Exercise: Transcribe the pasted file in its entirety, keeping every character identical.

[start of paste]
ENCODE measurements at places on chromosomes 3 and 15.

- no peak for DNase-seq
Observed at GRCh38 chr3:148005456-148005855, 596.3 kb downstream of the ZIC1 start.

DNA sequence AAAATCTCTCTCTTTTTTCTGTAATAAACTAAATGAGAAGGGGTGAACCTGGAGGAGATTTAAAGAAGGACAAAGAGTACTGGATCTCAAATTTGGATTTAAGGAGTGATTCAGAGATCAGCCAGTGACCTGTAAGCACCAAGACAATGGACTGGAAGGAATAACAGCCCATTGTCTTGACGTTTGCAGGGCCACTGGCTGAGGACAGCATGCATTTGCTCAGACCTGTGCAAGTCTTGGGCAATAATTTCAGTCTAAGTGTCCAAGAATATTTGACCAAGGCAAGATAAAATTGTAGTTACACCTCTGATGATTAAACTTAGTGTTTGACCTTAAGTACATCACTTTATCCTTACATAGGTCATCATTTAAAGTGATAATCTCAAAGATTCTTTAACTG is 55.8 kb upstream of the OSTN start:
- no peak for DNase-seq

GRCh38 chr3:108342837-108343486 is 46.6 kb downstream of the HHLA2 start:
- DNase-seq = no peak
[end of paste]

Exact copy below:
ENCODE measurements at places on chromosomes 3 and 15.

- no peak for DNase-seq
Observed at GRCh38 chr3:148005456-148005855, 596.3 kb downstream of the ZIC1 start.

DNA sequence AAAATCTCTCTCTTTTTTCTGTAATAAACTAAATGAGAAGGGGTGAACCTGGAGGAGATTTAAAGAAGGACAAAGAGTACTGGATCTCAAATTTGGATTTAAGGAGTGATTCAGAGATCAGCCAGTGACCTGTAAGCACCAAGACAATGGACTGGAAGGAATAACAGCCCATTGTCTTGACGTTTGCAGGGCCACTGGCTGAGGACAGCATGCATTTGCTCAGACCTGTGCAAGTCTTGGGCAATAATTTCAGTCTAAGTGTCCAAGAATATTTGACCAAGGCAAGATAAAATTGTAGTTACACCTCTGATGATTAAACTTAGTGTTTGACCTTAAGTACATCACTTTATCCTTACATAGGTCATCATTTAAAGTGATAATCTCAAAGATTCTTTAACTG is 55.8 kb upstream of the OSTN start:
- no peak for DNase-seq

GRCh38 chr3:108342837-108343486 is 46.6 kb downstream of the HHLA2 start:
- DNase-seq = no peak